This doesn’t come as news to either Solo or us. It’s pretty clear, even from the pilot, that while action, excitement, good food and beautiful women are the perks of the job, Solo’s in it for a higher calling. Although the writers deliberately eschewed any heavy-handed philosophy, Solo does make comments, asides and occasional short speeches that express his views of how the world should work.

He’s totally dedicated to the U.N.C.L.E. organization and respectful and accepting of Waverly’s authority. He seldom questions an order and accepts his superior’s reprimands with sheepish nods and lowered eyes. According to canon, he’s Waverly’s heir apparent, and, in many ways, Solo is the ultimate company man.

But he’s also loyal to people he cares about, primarily Kuryakin, and often, he has to balance his personal and professional obligations against each other. Again, the writers never wanted to put their characters in a real moral bind, so usually, Solo manages to spring his partner (and/or the Innocent) and still complete the mission. There is one scene, however, that occurs midway through the two-part Concrete Overcoat Affair in which we clearly see Solo wrestling with the choice of dedication and obedience to Waverly and his loyalty and responsibility to individual people, in this case, the Innocent and his partner. Waverly lets him off the hook, but it’s a fascinating scene and one much debated among fans.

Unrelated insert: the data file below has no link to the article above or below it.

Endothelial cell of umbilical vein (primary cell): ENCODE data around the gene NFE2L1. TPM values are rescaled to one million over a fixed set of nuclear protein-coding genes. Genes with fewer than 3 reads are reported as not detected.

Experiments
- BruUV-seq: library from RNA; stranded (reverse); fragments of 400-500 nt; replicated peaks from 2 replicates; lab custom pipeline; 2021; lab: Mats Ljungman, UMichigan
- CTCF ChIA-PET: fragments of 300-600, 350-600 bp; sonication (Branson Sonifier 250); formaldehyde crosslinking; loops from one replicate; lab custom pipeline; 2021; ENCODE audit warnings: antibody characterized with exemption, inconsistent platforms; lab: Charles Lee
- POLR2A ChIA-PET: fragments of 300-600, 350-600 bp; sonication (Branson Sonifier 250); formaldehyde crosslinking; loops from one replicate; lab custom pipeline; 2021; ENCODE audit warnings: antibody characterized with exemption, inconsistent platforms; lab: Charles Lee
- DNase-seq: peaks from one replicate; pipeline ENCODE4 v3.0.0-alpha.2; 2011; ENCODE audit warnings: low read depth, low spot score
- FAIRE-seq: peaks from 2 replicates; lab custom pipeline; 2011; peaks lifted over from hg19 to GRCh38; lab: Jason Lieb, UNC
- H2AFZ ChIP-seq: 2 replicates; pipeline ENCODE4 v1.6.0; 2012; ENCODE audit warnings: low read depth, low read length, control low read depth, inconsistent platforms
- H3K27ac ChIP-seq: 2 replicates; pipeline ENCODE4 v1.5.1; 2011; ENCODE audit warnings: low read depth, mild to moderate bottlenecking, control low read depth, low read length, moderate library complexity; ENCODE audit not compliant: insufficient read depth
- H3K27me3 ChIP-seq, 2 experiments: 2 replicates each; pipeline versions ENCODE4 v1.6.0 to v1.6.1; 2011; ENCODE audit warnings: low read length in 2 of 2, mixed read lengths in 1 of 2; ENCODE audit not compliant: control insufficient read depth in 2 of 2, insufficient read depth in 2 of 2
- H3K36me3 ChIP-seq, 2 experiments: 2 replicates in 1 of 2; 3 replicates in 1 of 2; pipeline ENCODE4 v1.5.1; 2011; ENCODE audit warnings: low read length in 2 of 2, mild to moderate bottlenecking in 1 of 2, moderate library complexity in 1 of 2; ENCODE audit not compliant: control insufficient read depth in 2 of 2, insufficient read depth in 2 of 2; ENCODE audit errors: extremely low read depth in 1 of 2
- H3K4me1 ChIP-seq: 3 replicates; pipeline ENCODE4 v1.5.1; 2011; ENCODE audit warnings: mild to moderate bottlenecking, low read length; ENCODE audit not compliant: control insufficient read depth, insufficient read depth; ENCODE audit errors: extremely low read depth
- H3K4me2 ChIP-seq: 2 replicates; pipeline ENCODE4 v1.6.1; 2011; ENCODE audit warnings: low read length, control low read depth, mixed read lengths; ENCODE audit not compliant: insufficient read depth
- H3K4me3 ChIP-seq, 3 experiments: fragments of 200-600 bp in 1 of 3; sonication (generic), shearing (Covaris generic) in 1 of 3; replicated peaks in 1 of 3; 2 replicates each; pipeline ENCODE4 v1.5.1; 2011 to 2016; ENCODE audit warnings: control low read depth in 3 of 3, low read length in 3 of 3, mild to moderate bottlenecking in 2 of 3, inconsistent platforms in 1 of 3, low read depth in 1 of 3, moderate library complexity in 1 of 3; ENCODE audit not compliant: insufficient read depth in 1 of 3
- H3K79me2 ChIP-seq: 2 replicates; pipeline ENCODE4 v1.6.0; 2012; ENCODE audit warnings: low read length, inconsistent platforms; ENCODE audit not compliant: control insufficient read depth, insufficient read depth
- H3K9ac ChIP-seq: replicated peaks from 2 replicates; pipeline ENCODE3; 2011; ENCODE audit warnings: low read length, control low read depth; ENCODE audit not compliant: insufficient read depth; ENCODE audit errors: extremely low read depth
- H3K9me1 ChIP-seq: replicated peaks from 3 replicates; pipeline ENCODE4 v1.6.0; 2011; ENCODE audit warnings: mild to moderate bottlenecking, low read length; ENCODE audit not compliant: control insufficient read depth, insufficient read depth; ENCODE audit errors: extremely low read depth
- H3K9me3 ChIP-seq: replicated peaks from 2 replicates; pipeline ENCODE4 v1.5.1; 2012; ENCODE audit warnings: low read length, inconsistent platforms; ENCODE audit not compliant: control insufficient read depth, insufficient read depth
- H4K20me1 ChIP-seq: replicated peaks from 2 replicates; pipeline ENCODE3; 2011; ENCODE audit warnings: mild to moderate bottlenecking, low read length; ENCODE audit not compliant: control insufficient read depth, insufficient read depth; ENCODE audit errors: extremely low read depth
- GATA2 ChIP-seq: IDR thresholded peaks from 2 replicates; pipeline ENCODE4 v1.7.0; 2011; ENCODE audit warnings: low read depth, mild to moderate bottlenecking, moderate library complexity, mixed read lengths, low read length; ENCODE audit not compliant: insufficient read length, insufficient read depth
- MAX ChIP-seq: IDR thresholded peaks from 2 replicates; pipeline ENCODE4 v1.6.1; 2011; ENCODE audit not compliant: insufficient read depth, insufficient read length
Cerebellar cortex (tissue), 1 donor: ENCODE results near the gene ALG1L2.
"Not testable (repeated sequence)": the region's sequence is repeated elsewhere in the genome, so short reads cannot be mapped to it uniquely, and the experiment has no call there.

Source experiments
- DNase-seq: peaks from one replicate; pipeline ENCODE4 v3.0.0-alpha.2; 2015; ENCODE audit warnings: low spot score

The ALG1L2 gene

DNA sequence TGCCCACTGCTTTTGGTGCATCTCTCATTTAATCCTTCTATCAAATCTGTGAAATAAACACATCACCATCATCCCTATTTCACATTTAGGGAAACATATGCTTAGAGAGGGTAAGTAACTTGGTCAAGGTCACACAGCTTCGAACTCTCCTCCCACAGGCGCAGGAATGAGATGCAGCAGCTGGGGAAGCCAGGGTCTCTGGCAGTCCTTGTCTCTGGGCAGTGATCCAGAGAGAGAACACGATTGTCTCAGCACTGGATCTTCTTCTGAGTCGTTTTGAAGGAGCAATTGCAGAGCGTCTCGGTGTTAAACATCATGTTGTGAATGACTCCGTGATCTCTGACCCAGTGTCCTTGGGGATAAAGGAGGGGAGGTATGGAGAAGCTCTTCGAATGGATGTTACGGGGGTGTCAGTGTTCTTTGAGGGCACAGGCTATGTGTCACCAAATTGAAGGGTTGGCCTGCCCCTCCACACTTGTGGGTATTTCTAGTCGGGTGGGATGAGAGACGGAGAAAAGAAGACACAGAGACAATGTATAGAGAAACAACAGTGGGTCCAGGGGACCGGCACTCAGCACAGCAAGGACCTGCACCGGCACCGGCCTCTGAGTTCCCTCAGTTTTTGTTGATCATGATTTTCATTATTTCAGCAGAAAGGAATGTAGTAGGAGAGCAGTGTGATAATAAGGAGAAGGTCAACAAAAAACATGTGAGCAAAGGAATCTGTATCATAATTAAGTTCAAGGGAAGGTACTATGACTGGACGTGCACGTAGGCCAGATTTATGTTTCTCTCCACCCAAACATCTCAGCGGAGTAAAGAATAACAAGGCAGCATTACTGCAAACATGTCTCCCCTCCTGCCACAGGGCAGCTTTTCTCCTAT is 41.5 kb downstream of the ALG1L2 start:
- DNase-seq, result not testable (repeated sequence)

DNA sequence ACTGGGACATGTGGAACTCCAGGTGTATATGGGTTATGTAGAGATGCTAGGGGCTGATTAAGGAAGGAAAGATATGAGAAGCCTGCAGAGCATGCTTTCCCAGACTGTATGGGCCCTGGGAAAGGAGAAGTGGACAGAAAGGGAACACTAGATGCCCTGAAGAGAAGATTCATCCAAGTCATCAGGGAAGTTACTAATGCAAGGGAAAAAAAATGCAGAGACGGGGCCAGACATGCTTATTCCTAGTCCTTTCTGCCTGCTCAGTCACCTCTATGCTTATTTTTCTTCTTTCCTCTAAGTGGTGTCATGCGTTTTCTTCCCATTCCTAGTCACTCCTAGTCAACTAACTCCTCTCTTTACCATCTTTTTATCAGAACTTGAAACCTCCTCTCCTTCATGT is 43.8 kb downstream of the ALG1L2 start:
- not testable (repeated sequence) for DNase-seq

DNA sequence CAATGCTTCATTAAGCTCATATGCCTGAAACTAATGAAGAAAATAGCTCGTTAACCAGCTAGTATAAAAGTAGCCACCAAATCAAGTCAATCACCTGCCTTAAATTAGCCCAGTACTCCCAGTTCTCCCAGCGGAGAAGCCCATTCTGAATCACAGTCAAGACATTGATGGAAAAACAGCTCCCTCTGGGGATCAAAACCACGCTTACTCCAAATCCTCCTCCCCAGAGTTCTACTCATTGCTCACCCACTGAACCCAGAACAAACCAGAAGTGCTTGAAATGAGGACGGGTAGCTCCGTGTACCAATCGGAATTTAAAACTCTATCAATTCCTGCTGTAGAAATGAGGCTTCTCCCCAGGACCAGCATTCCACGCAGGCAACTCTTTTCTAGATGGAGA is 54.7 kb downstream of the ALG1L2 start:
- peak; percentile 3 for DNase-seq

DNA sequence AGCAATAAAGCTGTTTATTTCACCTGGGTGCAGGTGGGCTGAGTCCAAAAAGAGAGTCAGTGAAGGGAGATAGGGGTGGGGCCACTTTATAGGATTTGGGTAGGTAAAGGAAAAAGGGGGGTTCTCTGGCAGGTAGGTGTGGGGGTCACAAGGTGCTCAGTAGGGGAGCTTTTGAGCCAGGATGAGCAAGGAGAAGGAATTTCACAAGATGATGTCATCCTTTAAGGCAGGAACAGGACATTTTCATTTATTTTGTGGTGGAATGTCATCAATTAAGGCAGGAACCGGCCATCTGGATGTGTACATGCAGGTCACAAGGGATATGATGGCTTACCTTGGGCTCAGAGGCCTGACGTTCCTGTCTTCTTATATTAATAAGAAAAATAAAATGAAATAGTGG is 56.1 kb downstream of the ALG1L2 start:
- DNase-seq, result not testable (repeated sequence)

Seduction and Charm

There is no doubt that Solo likes sex and more than a few hints, canon-wise, that he’s very good at it. This, in a time, when even married couples on television didn’t sleep together in the same bed.

But he also likes women, too, and spends an inordinate amount of time charming them, flirting with them, listening to them and chatting them up. (Even slash stories recognize Solo’s affection and appreciation for the opposite sex.) This makes him appear less a sexual predator like Bond, and more like someone who simply enjoys life so much that he can’t turn down an attractive opportunity when it comes his way.